A Brief [and Scary] History of Truck Industry Deregulation and How It Directly Threatens the Lives of Motorcyclists

Posted by: Apr 21, 2016By Steve Roberts

truck-industry-deregulationPrior to 1980, the federal government regulated the trucking industry in the United States. However, thanks to a complex political battle, the government sudden lurched libertarian with respect to this issue, removed industry state regulations and reduced oversight. The arguments for deregulation included: increased competition, greater productivity, increased efficiency and reduced prices for goods. Opponents to deregulation worried about pollution, environmental safety, economics and conglomerates eating up small businesses and the accidental creation of monopolies. Both conservatives and liberals embraced the pro-deregulation ideas proposed through the Chicago School of Economics, also supported by at least two think tanks in Washington.

An Overview of Deregulation

  • 1980 – The Motor Carrier Act deregulates the trucking industry.
  • 1984 – The Few Commission of the American Trucking Association (ATA) works together to overcome public aversion to the downsides of deregulation by portraying “a more professional, more progressive [and] more public-oriented industry.”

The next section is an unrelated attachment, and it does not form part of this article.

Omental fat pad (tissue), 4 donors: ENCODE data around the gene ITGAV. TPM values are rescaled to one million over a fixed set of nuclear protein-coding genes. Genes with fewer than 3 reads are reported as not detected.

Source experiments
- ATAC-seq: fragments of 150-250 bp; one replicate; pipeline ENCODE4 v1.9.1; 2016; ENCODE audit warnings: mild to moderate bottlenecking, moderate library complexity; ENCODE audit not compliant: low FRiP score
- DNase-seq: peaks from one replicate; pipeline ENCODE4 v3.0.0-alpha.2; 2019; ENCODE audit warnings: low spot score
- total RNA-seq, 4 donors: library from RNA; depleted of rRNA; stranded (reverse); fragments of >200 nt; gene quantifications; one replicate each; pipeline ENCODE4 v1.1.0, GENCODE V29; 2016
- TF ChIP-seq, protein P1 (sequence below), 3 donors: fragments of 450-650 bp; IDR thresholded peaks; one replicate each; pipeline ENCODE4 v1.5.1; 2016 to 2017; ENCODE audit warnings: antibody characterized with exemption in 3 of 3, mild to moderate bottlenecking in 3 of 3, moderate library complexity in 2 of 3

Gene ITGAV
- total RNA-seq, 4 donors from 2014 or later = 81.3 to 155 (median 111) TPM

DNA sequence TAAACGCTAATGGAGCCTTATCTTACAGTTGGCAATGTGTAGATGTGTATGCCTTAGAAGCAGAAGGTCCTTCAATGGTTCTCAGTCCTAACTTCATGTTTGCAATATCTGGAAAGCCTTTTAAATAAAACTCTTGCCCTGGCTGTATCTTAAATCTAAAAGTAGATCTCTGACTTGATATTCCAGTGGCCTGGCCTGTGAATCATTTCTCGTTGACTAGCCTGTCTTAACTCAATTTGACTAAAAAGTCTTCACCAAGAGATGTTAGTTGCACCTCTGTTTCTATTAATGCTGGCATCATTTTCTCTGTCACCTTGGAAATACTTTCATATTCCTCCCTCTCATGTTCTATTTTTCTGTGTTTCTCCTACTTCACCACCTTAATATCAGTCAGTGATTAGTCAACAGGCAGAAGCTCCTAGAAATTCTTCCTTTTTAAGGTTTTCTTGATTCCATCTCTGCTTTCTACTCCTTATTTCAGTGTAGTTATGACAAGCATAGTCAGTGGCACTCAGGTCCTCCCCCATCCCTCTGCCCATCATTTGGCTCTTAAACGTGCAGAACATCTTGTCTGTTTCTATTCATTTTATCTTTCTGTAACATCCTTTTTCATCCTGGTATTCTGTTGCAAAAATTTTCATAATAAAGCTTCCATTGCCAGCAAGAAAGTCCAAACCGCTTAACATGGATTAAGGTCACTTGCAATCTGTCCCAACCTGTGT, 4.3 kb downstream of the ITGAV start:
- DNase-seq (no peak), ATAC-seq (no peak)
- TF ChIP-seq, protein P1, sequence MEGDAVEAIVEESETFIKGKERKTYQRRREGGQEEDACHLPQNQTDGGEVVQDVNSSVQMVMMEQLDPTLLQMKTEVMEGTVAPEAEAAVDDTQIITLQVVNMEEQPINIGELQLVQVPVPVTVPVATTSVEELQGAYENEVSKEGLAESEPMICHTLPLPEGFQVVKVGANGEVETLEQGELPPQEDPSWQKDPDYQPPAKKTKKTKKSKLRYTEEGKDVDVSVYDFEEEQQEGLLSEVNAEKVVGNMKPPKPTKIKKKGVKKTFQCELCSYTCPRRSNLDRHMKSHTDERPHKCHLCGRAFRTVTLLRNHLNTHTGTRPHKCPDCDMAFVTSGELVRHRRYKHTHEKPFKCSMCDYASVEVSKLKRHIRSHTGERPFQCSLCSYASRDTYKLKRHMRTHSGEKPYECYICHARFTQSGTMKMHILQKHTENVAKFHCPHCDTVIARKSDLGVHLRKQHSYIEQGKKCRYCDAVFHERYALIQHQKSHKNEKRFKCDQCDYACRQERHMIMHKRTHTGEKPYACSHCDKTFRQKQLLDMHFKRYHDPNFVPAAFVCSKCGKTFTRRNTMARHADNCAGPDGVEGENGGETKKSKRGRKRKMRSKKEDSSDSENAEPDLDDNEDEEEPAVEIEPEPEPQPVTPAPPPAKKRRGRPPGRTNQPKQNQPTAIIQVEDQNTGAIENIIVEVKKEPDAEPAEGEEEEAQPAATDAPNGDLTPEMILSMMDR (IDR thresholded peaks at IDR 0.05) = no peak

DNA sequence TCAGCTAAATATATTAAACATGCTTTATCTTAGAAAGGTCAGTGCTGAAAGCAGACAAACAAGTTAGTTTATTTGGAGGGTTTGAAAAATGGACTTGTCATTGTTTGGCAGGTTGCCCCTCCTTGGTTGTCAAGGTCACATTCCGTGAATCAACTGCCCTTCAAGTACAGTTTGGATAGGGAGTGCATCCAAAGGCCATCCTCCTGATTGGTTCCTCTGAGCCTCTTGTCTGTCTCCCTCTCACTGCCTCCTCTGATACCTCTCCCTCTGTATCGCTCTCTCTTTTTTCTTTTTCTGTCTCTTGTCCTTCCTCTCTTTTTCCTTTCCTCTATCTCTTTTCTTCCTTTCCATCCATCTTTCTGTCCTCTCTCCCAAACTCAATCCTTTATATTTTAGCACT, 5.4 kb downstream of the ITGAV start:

• 1990s – Throughout the decade, the ATA fights for cross-border trucking with Mexico and Canada, while the agency continues to stand against high fees and taxes.
  • 1999 – A new agency, the Federal Motor Carrier Safety Administration, is born to provide industry oversight.
  • 2007 – The U.S. and Mexico agree to traverse international borders. Although the program is eventually closed down, it reopens in 2011.

The Impact of Deregulation on Truck Accidents

Due to industry deregulation, companies place more exacting demands on truckers than ever. Drivers need to drive farther, carry loads faster and do it all in less time than ever before. They often cut corners, sacrificing sleep or speeding in order to meet deadlines, putting motorcyclists at extra risk. If a trucker’s vision is compromised due to a lack of sleep, for instance, small bikes will be especially difficult to see, increasing the risk of an accident.

A Snapshot of the Statistics: Big Trucks Versus Motorcycles

According to the National Highway Traffic Safety Administration, about 4 percent of all annual motorcycle accidents involve a semi-truck. Furthermore, 82 percent of all large truck injury accidents result in a fatality or a debilitating injury, leaving the victim incapacitated.

Collisions between trucks and motorcycles are often deadly due to the weight disparity between the two vehicles and the lack of protection for the cyclist. Contact our Colorado motorcycle accident lawyers to schedule a free appointment to discuss how you can obtain fair compensation with respect to your recent collision.

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